Facebook’s potential Bitcoin rival Libra faces the same centralization vs. decentralization debate that plagued cryptocurrencies before it. Michael Casey, the Senior Advisor for blockchain research at MIT’s Digital Currency Initiative, explores the competing interests in a new op-ed.
The tension between law enforcement and cryptocurrency developers is hinged upon privacy. While regulators are demanding more user-identifying information, crypto developers are hoping to create something akin to electronic cash: allowing users more autonomy, privacy, and self-custody. Facebook’s Libra is caught in the cross-hairs of this debate.
“In many respects, this contradiction is not a function of Facebook’s involvement in this project or Libra’s structure per se but of competing public interests,” explains Michael Casey. “We can’t have our cake and eat it too. We can’t simultaneously insist on absolute privacy and the power to intervene in transactions to catch bad guys laundering money.”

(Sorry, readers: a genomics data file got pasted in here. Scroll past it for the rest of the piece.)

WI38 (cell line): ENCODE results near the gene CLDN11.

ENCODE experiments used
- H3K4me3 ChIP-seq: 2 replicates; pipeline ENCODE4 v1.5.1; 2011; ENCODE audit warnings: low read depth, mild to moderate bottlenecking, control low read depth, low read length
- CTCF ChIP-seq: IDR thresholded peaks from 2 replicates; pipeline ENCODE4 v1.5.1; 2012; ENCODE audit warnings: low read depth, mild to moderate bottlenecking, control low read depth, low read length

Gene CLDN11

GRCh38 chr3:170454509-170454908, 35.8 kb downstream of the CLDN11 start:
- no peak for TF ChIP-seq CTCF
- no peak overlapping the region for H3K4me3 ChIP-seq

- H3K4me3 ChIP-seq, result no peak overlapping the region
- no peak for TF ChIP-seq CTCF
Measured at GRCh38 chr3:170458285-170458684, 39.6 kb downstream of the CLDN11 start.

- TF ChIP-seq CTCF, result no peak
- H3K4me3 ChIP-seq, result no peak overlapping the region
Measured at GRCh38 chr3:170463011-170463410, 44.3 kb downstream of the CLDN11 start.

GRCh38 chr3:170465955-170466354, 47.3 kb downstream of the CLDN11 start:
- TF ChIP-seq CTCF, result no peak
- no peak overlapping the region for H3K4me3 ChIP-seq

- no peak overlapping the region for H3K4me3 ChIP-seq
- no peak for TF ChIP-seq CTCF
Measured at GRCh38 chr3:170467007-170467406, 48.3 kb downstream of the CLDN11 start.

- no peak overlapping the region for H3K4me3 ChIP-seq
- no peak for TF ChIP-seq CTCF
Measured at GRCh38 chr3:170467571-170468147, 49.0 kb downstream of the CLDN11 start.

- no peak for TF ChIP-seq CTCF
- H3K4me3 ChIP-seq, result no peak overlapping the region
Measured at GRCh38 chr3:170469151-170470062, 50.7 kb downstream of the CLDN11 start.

Casey’s article, which you can read in full here, discusses the economic impact of sharing our private information. His hope is that we can develop better tools for curbing crime—without relying on people’s personal infomation.